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A team of boffins from CERN and Caltech has set a Internet2 Land Speed Record by transferring data across 11,000km at an average rate of 6.25Gbps. Puny broadband, by comparison, manages only around 1Mbps - or 2Mbps if you are very lucky - making it approximately 10,000 times slower.

The Internet2 Land Speed Record is an ongoing and open competition for the highest bandwidth, end-to-end networks. And it isn't just a pointless geek challenge, according to Olivier Martin, head of the external networking at CERN:

"This new record is of great importance to the future of data intensive Grids such as the Large Hadron Collider (LHC) Computing Grid that CERN, together with its LHC partners around the world, is actively deploying."

Harvey Newman, Professor of Physics at Caltech, supports this view. He says that recent studies of requirements by the US Department of Energy show that research in high energy physics, astrophysics, fusion energy, climatology, bioinformatics and other fields will require networks in the terabit per second range within the next decade. The next step will be to move from the experimental results into a production setting.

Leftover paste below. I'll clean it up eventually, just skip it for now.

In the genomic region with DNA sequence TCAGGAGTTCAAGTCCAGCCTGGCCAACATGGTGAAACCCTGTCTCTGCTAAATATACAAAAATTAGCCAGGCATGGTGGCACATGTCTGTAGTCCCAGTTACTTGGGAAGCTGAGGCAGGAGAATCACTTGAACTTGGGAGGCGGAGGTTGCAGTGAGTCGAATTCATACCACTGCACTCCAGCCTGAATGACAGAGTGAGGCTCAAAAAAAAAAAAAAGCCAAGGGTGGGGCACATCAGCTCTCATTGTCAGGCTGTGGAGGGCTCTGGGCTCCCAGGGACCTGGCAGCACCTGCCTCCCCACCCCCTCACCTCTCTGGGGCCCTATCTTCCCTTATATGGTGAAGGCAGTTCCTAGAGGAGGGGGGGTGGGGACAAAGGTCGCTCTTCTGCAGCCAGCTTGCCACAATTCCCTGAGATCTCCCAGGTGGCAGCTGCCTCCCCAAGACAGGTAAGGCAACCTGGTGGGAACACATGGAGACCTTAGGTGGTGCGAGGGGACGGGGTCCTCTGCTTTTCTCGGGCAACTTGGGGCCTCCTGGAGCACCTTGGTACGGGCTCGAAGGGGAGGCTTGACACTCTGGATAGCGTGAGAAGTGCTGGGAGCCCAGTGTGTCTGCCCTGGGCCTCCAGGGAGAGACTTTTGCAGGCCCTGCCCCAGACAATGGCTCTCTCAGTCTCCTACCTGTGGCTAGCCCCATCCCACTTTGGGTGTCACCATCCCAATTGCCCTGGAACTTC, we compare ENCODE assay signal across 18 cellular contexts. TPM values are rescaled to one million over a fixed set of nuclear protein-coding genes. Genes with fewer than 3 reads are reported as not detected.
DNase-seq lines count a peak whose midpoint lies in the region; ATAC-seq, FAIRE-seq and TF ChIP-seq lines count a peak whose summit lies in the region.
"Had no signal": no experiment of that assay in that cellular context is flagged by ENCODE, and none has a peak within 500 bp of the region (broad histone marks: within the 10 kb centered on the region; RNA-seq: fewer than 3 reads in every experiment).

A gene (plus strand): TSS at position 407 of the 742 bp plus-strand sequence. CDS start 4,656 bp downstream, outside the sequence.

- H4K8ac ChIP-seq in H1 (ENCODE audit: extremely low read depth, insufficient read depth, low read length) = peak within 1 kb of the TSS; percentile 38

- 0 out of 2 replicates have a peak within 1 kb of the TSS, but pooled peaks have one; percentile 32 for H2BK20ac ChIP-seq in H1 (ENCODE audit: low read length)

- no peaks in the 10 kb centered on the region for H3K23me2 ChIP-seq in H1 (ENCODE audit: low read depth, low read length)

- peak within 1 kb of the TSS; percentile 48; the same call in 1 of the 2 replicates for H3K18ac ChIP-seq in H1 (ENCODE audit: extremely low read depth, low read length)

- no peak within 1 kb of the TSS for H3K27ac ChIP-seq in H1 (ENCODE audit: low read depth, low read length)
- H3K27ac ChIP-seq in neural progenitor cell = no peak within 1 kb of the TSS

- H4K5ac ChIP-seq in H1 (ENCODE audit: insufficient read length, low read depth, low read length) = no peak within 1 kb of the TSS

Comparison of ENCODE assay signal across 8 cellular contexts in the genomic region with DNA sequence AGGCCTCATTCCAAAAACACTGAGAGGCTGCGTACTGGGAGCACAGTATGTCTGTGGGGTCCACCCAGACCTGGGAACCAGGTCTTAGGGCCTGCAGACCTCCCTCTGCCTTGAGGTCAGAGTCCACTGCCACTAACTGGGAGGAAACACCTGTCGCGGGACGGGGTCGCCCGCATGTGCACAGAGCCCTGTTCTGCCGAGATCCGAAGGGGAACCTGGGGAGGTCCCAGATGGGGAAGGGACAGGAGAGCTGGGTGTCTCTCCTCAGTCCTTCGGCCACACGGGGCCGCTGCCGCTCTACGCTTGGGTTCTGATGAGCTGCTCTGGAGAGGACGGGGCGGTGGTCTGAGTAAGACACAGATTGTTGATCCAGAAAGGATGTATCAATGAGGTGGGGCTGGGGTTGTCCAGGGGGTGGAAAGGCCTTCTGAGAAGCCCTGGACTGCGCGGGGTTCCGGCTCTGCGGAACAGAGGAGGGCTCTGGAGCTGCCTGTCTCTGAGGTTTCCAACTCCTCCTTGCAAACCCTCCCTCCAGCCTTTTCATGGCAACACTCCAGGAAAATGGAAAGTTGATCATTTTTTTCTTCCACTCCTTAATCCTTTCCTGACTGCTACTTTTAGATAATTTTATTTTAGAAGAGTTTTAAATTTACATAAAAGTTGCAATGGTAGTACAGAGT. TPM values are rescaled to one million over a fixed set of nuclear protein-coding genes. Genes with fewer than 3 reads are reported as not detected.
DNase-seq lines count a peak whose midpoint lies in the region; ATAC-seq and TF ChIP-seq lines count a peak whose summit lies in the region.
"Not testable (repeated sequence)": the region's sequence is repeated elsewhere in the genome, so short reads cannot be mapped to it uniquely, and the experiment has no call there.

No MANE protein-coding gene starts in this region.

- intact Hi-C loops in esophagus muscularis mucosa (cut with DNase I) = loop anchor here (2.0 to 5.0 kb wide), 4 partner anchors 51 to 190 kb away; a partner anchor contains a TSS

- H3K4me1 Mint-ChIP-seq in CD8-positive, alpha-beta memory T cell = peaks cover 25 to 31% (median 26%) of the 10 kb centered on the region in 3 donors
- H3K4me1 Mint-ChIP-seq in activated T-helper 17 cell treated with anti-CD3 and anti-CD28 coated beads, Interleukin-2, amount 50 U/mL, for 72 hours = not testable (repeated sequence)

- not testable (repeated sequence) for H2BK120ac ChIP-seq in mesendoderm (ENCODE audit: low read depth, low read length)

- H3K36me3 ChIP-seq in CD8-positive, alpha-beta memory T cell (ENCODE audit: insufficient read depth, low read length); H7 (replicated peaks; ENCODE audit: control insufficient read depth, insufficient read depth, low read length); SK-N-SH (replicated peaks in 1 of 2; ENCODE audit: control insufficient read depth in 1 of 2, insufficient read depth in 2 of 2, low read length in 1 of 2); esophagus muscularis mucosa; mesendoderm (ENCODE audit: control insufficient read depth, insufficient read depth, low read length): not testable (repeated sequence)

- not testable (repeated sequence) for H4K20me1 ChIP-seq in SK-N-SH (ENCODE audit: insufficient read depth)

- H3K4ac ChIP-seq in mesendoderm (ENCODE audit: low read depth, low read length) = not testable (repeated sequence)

The CERN-Caltech team used the same IPv4 protocols on which the rest of the Net is based to reach the 68,431 terabit-meters per second mark. They also hold the record for IPv6, having previously achieved 4Gbps using that set of protocols, but are not resting on their laurels.

"We are hopeful that new IPv4 and IPv6 Internet2 Land Speed Records will be established this year, bringing us closer to 100 petabit-metres per second marks, or nominal 10 gigabits per second throughputs," Martin said. ®

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